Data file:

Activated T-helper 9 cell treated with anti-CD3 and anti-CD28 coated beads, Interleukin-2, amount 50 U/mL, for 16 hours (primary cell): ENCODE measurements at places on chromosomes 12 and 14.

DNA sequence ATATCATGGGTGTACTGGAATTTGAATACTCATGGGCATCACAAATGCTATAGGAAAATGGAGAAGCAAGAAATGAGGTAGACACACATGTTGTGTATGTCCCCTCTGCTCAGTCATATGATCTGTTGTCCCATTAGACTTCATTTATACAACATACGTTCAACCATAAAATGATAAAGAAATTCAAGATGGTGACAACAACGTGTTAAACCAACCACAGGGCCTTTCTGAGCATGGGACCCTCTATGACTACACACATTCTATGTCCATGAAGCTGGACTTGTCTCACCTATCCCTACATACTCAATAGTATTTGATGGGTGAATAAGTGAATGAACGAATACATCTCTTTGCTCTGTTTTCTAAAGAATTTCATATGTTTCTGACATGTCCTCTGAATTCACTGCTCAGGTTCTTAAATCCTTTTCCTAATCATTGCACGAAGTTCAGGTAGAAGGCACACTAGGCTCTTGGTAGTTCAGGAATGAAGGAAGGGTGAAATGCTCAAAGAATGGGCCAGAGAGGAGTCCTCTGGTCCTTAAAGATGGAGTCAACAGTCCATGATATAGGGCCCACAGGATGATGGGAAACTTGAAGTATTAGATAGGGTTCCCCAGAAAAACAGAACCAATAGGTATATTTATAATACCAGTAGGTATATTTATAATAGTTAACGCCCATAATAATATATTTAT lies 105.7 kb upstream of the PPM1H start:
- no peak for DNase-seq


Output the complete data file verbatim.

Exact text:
Activated T-helper 9 cell treated with anti-CD3 and anti-CD28 coated beads, Interleukin-2, amount 50 U/mL, for 16 hours (primary cell): ENCODE measurements at places on chromosomes 12 and 14.

DNA sequence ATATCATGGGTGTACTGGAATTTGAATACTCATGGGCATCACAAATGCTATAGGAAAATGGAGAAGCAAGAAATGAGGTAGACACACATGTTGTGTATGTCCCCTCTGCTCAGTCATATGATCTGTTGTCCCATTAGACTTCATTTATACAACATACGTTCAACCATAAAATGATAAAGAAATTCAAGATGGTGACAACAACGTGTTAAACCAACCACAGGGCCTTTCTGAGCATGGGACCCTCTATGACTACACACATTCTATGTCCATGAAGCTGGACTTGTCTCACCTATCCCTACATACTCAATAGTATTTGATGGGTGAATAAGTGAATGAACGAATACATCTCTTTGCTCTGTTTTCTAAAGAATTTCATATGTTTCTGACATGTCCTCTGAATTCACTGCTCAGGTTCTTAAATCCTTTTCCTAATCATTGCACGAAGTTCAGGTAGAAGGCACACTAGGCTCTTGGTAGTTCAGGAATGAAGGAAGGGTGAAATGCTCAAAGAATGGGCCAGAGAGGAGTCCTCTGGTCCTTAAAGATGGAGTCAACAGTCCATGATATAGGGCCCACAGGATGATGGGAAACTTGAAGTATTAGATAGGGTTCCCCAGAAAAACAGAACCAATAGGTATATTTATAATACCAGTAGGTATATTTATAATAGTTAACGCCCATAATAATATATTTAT lies 105.7 kb upstream of the PPM1H start:
- no peak for DNase-seq